Development of the Initial Surveys for the All of Us Research Program
Cronin, Robert M., Michael R. Elliott, Mick P. Couper, Rebecca N. Jerome, Brandy Mapes, Regina Andrade, Rebecca Johnston, Jennifer Ayala, et al. 2019. "Development of the Initial Surveys for the All of Us Research Program." Epidemiology, 30(4): 597.
Background: The All of Us Research Program is building a national longitudinal cohort and collecting data from multiple information sources (e.g., biospecimens, electronic health records, and mobile/wearable technologies) to advance precision medicine. Participant-provided information, collected via surveys, will complement and augment these information sources. We report the process used to develop and refine the initial three surveys for this program.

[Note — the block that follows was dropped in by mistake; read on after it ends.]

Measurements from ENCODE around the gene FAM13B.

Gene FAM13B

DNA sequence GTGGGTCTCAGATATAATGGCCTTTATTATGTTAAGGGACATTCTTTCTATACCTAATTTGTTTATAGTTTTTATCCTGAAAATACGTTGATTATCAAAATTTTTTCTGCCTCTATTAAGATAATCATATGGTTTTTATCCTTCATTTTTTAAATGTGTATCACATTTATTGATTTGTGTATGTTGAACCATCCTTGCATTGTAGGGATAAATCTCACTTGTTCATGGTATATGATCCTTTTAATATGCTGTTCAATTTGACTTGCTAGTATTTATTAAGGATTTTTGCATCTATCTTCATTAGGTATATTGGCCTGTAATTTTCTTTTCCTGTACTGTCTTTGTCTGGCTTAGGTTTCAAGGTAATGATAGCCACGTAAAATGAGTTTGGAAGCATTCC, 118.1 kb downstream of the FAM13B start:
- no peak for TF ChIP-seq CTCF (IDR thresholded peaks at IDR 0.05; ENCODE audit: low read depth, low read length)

Methods: The All of Us survey development process included: (1) prioritization of domains for scientific needs, (2) examination of existing validated instruments, (3) content creation, (4) evaluation and refinement via cognitive interviews and online testing, (5) content review by key stakeholders, and (6) launch in the All of Us electronic participant portal. All content was translated into Spanish.
Results: We conducted cognitive interviews in English and Spanish with 169 participants, and 573 individuals completed online testing. Feedback led to over 40 item content changes. Lessons learned included: (1) validated survey instruments performed well in diverse populations reflective of All of Us; (2) parallel evaluation of multiple languages can ensure optimal survey deployment; (3) recruitment challenges in diverse populations required multiple strategies; and (4) key stakeholders improved integration of surveys into larger Program context.
Conclusions: This efficient, iterative process led to successful testing, refinement, and launch of three All of Us surveys. Reuse of All of Us surveys, available at http://researchallofus.org, may facilitate large consortia targeting diverse populations in English and Spanish to capture participant-provided information to supplement other data, such as genetic, physical measurements, or data from electronic health records.